If the amount of food wasted around the world were reduced by just 25% there would be enough food to feed all the people who are malnourished, according to the UN. Reducing food wastage would ease the burden on resources as the world attempts to meet future demand.
Each year 1.3bn tonnes of food, about a third of all that is produced, is wasted, including about 45% of all fruit and vegetables, 35% of fish and seafood, 30% of cereals, 20% of dairy products and 20% of meat. Meanwhile, 795 million people suffer from severe hunger and malnutrition.
In developed countries, consumers and retailers throw away between 30% and 40% of all food purchased, whereas in poorer countries only 5% to 16% of food is thrown away. According to a 2011 report, in Europe and North America each person wasted 95-115kg of otherwise edible food annually, whereas in sub-Saharan Africa and south and south-east Asia the equivalent waste was just 6-11kg.
“In the developing world, food waste is virtually nonexistent,” says Robert van Otterdijk, coordinator of the UN Food and Agriculture Organisation’s Save Food programme. “Food waste is happening in countries where people can afford to throw away food. One statistic is that the amount of food wasted by consumers in industrialised countries [222m tonnes a year] is almost the same as the total net food production of sub-Saharan Africa [230m tonnes].
Food loss, on the other hand, are really rampant in developing countries because of the underdeveloped conditions they have, from management of production to transportation and distribution.
The environmental impact of food loss and waste is high. The carbon footprint of food produced and not eaten is estimated at 3.3 gigatonnes of CO2, meaning that if food waste were a country it would rank as the third highest national emitter of greenhouse gases after the US and China. About 1.4bn hectares, or close to 30% of available agricultural land, is used to grow or farm food that is subsequently wasted. And more surface and groundwater, or “blue water”, is used to produce wasted food around the globe than is used for agriculture by any single country, including India and China.
Van Otterdijk explains “Production of food is one of the biggest production sectors in the world, and if one-third of all this is just produced in vain you can imagine what a huge impact this has on the natural resources – on land, water, energy and greenhouse gas emissions.”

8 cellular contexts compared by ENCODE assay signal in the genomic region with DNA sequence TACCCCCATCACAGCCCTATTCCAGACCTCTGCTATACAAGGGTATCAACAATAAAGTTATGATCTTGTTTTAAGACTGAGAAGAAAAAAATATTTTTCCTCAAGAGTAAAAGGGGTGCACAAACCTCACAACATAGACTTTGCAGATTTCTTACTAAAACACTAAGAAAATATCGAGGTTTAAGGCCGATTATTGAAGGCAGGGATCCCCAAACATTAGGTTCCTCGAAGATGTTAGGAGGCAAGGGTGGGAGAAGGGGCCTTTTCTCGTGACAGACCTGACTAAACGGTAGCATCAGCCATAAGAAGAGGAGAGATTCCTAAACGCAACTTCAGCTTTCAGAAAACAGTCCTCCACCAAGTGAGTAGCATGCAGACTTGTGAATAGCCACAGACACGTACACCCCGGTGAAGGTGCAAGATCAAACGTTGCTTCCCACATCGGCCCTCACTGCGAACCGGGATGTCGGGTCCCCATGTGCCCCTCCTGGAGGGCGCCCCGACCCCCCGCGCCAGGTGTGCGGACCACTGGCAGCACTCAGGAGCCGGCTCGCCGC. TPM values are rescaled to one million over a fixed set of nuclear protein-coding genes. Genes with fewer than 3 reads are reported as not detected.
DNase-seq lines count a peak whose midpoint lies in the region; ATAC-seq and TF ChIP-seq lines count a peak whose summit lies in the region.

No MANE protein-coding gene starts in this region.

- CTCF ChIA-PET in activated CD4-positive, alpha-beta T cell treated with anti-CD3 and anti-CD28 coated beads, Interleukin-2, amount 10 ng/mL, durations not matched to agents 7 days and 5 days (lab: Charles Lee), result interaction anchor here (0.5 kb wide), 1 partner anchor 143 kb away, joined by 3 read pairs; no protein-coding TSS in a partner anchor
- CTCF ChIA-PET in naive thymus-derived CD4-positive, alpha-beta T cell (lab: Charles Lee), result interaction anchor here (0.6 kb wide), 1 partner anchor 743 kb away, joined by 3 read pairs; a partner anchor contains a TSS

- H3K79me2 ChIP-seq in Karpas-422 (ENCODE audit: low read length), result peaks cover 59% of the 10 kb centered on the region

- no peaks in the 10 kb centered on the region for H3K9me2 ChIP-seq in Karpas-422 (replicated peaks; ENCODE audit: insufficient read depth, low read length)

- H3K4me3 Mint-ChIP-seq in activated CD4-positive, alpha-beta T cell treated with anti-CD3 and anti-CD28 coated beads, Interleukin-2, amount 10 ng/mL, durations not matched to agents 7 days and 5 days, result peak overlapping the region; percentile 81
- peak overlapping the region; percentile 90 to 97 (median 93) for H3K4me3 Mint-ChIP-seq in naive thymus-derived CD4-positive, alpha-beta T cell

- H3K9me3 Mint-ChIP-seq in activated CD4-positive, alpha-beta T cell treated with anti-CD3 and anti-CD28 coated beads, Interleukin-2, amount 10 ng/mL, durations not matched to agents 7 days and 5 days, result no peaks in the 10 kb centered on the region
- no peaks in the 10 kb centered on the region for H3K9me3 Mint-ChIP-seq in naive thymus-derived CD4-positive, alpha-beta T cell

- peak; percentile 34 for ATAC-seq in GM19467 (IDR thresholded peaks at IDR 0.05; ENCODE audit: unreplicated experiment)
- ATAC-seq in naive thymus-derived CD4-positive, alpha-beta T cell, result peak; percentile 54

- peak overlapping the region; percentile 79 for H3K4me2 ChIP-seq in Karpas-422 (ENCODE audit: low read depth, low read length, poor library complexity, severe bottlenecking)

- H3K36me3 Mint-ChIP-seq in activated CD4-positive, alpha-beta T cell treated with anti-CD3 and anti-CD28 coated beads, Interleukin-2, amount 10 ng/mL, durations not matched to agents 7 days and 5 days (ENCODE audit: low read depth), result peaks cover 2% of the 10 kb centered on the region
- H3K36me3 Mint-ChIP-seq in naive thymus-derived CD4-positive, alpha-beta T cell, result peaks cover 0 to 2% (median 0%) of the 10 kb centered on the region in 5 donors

In the UK, 15m tonnes of food is lost or wasted each year. British consumers throw away 4.2m tonnes of edible food each year, equivalent in weight to 86 QE2s. This means that 11.7% of all food purchased is avoidably wasted.
The ironic thing is that even if all this extra food is available through the end of food waste at both the consumption and production ends will not benefit those in poverty since they still won’t be able to afford to buy it. “Can’t Pay, Don’t Get.” That’s the way the capitalist market system works. That is the way to-day’s world is run. Can you imagine a world truly free from poverty and hunger in all its forms everywhere? The World Socialist Movement can. There is an obvious solution: produce food directly for people to eat. But, first, the land and all the rest of the world’s resources, industrial as well as natural, will have to stop being the private property of rich individuals, multinational corporations and states and become the common heritage of all humanity. On this basis enough food could rapidly be produced to eliminate starvation immediately and, within a few years, to provide every man, woman and child on the planet with an adequate diet. And that is the sane rational and equitable society the WSM advocates and works towards.